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Commercial Trucker Owes Duty of ‘Extreme Caution’ In CA


— November 8, 2005

A commercial truck driver must take “extreme caution” when driving in hazardous conditions, this district’s Court of Appeal ruled yesterday, saying it was prejudicial error for a Los Angeles Superior Court judge to give an instruction inferring that a lesser degree of care was acceptable. . . .

[Plaintiff’s] lawyers argued that the driver’s duty under the circumstances was set forth in a federal regulation enacted under the 1994 Commercial Motor Vehicle Safety Act, and asked Judge Michael L. Stern to instruct the jury accordingly.

The regulation reads: “Extreme caution in the operation of a commercial motor vehicle shall be exercised when hazardous conditions, such as those caused by snow, ice, sleet, fog, mist, rain, dust, or smoke, adversely affect visibility or traction. Speed shall be reduced when such conditions exist.”

Stern rejected the proposed instruction . . . .

Details here from the Metropolitan News-Enterprise. The case is Weaver v. Chavez, Second App. Dist., Div. 4, No. B176286.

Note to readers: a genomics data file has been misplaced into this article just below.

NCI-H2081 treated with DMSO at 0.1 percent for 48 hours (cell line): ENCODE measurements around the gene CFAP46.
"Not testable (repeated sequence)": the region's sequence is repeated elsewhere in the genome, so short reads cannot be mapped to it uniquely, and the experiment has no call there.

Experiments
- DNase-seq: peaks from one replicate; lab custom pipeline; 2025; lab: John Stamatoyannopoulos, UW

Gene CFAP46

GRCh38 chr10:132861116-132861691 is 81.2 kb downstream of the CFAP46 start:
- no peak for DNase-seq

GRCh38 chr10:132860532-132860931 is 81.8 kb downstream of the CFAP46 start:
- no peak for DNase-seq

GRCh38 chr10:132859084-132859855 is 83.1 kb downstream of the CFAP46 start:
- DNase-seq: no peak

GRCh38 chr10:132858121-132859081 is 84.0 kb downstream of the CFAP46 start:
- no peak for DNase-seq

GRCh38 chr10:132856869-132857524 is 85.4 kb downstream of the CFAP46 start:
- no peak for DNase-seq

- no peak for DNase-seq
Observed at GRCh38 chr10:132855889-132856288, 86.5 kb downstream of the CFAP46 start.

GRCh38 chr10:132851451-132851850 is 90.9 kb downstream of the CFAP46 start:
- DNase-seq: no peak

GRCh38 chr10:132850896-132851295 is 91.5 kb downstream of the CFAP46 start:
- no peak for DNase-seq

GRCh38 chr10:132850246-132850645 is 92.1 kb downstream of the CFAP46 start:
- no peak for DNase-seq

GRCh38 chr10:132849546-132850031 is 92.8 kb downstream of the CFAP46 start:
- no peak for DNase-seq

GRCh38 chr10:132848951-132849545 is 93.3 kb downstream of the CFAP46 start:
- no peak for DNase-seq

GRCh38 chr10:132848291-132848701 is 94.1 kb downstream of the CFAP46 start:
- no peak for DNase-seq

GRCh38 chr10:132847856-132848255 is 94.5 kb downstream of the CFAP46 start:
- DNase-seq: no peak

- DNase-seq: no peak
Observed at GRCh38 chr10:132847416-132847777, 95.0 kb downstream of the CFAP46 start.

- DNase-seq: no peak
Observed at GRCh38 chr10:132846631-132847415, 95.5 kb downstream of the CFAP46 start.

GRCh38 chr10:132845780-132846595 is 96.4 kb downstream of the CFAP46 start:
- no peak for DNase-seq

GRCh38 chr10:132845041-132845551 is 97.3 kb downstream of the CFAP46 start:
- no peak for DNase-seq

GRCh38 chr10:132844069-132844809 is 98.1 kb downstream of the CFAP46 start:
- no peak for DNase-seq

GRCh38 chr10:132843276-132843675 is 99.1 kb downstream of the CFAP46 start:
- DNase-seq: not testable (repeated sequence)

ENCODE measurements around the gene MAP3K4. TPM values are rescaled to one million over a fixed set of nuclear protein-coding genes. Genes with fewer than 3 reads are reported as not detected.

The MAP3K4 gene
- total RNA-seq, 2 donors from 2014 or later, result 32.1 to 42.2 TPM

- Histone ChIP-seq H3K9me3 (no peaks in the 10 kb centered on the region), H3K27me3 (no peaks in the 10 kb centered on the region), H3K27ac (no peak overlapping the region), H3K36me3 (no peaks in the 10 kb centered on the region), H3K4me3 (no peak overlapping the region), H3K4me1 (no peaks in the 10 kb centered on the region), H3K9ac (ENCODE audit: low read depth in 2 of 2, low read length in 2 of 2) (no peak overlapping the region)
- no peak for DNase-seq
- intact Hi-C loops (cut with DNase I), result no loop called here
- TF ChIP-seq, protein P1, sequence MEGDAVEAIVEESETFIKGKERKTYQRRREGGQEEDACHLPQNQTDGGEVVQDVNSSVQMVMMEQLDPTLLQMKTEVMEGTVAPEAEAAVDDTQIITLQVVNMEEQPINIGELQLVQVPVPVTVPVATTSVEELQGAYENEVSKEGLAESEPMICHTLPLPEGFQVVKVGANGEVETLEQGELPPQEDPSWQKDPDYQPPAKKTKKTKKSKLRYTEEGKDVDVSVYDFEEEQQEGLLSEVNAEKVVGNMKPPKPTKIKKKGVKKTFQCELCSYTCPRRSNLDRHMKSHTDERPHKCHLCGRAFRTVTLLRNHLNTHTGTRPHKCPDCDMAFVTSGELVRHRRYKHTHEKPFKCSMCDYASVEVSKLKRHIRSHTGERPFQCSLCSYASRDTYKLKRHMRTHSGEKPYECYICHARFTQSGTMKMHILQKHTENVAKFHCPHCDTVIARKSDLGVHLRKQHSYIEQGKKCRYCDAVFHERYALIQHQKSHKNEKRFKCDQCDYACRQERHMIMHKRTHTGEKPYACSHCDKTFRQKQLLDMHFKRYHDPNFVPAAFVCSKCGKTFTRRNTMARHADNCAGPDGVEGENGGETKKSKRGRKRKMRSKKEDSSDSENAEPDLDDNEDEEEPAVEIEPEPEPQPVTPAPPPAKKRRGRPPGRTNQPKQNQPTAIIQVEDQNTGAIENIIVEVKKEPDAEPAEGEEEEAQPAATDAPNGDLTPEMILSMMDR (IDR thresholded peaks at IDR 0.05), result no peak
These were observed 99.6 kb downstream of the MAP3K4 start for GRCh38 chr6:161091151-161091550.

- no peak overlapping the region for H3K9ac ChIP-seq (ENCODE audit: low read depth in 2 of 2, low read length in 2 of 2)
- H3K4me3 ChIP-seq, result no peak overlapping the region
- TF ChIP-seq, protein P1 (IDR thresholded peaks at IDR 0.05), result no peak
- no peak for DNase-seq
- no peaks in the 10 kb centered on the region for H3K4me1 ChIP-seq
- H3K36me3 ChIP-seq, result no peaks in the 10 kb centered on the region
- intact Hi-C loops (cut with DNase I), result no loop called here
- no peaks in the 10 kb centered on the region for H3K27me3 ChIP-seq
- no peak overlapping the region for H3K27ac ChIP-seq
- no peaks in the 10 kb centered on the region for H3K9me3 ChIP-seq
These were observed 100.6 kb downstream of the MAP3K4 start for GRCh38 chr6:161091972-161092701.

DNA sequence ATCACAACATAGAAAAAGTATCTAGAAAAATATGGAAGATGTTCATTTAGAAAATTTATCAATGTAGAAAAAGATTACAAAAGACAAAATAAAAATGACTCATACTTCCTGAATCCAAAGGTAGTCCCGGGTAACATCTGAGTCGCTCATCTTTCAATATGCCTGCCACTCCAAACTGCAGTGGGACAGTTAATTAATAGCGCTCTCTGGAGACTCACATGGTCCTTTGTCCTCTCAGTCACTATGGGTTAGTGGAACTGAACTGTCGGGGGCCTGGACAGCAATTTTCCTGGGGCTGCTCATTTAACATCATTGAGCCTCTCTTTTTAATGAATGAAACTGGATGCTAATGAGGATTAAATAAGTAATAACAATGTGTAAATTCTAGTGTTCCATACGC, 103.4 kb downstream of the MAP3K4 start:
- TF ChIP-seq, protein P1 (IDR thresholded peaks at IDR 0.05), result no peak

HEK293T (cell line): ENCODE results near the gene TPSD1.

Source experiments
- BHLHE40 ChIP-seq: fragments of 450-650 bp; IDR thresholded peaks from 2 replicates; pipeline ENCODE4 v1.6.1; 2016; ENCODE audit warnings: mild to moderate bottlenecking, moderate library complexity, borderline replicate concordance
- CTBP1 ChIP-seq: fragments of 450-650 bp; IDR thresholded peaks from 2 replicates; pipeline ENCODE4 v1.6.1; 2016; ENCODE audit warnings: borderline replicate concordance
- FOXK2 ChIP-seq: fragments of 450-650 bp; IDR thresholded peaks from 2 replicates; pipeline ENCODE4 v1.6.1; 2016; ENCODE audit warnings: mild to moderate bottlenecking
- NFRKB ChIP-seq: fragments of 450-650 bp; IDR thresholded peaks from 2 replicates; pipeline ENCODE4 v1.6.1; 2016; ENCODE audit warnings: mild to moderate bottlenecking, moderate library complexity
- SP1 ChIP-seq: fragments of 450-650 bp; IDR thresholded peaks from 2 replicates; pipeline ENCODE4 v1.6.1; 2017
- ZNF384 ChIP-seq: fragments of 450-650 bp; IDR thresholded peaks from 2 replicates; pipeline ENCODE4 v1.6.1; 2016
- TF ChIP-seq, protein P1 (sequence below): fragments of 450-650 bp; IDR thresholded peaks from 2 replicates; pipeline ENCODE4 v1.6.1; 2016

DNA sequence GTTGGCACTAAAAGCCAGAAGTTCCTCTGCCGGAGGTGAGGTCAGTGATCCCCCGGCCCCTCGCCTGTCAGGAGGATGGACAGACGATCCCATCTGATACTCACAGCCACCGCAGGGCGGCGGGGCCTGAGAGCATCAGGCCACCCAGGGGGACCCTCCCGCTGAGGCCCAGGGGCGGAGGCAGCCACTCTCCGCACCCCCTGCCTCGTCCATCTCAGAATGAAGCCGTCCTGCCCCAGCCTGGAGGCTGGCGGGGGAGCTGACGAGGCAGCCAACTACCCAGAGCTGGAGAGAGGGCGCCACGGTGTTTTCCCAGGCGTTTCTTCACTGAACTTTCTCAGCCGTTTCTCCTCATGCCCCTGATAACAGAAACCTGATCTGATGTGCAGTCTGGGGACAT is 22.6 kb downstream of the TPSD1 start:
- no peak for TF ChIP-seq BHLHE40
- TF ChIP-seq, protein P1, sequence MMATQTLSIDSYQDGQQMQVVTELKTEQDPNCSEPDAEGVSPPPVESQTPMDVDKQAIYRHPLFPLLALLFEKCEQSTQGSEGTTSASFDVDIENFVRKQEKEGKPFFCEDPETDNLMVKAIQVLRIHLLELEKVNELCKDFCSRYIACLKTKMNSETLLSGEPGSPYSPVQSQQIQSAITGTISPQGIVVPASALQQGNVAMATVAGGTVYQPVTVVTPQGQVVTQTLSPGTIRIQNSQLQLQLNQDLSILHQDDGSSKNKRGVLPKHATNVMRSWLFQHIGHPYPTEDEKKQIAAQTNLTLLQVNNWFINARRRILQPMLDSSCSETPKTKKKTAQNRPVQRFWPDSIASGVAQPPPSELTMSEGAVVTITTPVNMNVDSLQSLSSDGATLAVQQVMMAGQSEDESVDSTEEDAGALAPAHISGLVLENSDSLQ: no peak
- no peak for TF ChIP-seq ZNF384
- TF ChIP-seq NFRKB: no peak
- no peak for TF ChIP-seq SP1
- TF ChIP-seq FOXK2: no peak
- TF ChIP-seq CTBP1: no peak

A commercial truck driver must take “extreme caution” when driving in hazardous conditions, this district’s Court of Appeal ruled yesterday, saying it was prejudicial error for a Los Angeles Superior Court judge to give an instruction inferring that a lesser degree of care was acceptable. . . .

[Plaintiff’s] lawyers argued that the driver’s duty under the circumstances was set forth in a federal regulation enacted under the 1994 Commercial Motor Vehicle Safety Act, and asked Judge Michael L. Stern to instruct the jury accordingly.

The regulation reads: “Extreme caution in the operation of a commercial motor vehicle shall be exercised when hazardous conditions, such as those caused by snow, ice, sleet, fog, mist, rain, dust, or smoke, adversely affect visibility or traction. Speed shall be reduced when such conditions exist.”

Stern rejected the proposed instruction . . . .

Details here from the Metropolitan News-Enterprise. The case is Weaver v. Chavez, Second App. Dist., Div. 4, No. B176286.

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